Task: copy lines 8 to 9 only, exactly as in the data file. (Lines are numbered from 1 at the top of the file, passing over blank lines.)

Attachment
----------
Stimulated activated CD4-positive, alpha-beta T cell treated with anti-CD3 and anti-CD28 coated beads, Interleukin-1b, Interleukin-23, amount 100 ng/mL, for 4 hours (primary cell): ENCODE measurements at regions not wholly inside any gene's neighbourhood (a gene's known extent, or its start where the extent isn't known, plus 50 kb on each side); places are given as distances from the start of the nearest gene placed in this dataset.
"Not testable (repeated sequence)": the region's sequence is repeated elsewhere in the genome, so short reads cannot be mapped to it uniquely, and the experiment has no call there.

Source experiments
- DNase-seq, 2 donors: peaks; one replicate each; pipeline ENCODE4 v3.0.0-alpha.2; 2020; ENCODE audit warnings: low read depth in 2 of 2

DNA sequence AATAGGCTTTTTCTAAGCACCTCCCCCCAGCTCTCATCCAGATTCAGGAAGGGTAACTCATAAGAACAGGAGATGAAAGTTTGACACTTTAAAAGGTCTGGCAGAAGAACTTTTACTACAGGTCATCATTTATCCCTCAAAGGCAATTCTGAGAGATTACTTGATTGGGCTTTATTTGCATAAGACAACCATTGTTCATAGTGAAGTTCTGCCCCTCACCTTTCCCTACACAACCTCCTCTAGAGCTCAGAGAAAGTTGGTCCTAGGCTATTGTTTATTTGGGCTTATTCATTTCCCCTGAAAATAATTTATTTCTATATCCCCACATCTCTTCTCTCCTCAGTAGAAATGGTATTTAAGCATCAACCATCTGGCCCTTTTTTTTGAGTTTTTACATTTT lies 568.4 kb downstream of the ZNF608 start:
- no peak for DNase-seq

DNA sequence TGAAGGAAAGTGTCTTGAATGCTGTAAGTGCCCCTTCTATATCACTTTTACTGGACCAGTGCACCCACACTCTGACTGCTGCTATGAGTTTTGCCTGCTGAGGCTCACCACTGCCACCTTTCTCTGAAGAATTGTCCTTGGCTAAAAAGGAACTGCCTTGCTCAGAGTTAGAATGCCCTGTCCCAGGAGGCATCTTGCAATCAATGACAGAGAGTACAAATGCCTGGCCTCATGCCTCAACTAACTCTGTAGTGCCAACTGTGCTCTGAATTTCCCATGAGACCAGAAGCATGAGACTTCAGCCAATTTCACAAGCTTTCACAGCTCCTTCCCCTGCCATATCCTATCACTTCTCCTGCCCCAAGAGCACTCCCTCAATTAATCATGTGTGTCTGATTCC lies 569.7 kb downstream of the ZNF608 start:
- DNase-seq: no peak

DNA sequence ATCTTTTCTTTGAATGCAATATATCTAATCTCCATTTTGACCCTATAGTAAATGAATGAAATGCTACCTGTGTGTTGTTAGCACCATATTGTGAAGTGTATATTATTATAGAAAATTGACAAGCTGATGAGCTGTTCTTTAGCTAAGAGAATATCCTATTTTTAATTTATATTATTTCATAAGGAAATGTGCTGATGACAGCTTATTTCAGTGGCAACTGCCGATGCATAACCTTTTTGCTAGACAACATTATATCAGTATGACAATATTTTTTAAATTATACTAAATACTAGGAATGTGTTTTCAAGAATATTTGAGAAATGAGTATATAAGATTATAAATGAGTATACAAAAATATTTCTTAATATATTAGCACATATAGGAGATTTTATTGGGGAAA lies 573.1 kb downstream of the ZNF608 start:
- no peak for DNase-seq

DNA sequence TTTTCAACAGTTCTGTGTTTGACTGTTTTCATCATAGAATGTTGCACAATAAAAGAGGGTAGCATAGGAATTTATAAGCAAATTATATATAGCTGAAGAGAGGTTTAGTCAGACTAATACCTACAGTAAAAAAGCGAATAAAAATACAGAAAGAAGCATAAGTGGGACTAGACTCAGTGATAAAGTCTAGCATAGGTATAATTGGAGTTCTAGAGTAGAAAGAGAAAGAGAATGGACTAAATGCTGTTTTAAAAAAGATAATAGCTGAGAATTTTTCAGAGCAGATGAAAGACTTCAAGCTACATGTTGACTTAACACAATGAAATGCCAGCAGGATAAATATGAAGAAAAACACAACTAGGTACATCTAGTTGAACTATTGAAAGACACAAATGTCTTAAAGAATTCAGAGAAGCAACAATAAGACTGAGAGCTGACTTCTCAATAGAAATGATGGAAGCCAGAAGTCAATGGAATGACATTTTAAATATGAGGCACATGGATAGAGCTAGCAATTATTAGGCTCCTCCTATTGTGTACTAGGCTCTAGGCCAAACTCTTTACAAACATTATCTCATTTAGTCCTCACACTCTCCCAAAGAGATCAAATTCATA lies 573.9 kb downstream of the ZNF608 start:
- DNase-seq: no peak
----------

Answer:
- DNase-seq: no peak

DNA sequence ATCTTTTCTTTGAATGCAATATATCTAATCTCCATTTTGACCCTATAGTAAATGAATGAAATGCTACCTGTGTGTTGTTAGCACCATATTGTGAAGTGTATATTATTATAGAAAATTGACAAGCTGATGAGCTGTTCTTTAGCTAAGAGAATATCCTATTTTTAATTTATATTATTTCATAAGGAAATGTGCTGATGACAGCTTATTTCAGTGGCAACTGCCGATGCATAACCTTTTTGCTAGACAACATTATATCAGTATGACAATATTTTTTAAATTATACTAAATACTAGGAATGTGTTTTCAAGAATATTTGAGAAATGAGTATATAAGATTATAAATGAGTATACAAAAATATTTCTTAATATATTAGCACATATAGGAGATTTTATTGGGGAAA lies 573.1 kb downstream of the ZNF608 start: